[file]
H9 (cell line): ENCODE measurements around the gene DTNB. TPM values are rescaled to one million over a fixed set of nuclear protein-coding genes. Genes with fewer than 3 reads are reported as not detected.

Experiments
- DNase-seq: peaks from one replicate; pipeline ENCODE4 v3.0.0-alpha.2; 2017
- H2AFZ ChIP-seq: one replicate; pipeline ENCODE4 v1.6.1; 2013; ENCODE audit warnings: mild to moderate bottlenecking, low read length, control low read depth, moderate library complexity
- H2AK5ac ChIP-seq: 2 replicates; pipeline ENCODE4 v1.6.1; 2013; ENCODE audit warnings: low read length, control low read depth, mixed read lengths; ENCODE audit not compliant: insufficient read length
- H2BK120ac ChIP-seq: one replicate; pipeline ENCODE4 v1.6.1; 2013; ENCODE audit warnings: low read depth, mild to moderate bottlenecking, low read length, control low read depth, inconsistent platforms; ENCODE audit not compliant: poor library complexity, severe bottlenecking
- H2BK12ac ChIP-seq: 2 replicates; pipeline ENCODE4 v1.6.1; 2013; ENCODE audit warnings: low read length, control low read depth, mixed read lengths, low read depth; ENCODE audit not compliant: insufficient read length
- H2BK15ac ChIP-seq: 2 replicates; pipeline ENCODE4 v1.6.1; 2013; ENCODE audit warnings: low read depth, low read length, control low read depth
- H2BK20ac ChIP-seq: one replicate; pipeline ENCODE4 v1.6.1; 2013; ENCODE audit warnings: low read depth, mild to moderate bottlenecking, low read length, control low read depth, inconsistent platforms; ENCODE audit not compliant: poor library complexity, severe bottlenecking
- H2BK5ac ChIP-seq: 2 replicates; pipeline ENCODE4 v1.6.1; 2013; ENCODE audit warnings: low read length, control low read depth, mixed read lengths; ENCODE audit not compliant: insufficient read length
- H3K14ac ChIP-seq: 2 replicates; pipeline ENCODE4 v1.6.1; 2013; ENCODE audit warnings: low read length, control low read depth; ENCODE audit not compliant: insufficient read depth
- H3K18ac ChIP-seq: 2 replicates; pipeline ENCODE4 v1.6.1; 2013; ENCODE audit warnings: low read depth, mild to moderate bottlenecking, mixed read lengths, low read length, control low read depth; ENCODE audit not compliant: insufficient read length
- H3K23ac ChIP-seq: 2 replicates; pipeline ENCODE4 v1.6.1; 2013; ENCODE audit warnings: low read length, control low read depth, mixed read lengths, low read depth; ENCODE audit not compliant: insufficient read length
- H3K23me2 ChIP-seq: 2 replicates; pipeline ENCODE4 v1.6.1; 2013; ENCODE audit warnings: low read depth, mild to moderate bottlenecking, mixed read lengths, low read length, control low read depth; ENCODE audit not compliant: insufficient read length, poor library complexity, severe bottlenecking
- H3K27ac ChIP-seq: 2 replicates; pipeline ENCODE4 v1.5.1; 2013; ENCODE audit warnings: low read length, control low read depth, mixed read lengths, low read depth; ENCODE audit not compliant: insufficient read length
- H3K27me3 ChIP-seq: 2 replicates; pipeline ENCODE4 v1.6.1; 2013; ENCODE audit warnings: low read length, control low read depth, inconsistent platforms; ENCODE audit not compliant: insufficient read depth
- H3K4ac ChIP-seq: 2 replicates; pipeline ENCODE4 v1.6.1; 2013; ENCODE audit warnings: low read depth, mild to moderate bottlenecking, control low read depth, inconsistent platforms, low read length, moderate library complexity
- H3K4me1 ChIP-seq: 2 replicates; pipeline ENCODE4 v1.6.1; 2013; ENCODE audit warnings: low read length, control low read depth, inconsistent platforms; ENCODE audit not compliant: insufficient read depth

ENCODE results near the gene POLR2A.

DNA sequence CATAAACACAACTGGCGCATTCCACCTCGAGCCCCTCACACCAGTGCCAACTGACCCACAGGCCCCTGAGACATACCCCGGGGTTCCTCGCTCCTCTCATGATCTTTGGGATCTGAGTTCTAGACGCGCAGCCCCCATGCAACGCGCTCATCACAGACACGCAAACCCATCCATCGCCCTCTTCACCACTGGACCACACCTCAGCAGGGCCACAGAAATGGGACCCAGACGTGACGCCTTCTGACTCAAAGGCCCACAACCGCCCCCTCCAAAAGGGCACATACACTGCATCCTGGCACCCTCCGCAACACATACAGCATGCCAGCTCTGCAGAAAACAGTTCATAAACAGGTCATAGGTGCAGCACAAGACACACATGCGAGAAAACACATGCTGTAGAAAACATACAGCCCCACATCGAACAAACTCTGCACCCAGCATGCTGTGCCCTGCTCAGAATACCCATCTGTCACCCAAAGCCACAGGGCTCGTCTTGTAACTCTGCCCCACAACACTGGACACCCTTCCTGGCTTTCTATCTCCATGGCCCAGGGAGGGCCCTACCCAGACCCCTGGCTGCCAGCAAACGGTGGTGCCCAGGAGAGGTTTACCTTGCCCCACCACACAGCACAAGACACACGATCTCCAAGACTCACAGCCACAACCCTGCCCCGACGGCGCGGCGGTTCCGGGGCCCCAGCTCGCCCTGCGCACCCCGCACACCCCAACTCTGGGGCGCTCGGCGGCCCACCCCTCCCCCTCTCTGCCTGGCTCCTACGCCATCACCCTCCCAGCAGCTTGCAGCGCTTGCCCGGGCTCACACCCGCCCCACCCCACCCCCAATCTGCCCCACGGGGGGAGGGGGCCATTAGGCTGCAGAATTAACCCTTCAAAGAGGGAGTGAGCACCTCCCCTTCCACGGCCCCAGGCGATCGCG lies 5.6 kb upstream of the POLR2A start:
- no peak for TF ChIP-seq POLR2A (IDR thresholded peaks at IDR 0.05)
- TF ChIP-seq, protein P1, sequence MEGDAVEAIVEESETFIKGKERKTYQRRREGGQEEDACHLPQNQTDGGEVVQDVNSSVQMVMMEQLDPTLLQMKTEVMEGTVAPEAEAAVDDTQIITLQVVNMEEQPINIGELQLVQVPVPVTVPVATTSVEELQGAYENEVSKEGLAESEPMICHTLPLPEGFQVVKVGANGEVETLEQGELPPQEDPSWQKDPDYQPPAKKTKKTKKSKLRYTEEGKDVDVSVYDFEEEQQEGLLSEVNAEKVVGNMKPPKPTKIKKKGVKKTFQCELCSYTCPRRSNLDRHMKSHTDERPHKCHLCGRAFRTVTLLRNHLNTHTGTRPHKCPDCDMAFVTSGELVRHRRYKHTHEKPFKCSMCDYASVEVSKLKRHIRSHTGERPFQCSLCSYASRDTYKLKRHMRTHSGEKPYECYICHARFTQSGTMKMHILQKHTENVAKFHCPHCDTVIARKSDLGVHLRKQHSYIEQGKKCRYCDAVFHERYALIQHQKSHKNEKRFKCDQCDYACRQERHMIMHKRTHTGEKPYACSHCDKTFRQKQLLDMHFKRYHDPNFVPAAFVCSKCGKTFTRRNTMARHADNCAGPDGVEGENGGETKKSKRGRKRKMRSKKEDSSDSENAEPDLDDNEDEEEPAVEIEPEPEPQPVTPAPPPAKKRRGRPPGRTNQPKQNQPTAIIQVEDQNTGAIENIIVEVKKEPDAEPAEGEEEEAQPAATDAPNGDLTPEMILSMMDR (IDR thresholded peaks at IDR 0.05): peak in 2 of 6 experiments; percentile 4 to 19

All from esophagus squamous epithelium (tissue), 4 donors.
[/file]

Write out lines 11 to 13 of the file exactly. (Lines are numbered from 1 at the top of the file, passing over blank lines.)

- H3K14ac ChIP-seq: 2 replicates; pipeline ENCODE4 v1.6.1; 2013; ENCODE audit warnings: low read length, control low read depth; ENCODE audit not compliant: insufficient read depth
- H3K18ac ChIP-seq: 2 replicates; pipeline ENCODE4 v1.6.1; 2013; ENCODE audit warnings: low read depth, mild to moderate bottlenecking, mixed read lengths, low read length, control low read depth; ENCODE audit not compliant: insufficient read length
- H3K23ac ChIP-seq: 2 replicates; pipeline ENCODE4 v1.6.1; 2013; ENCODE audit warnings: low read length, control low read depth, mixed read lengths, low read depth; ENCODE audit not compliant: insufficient read length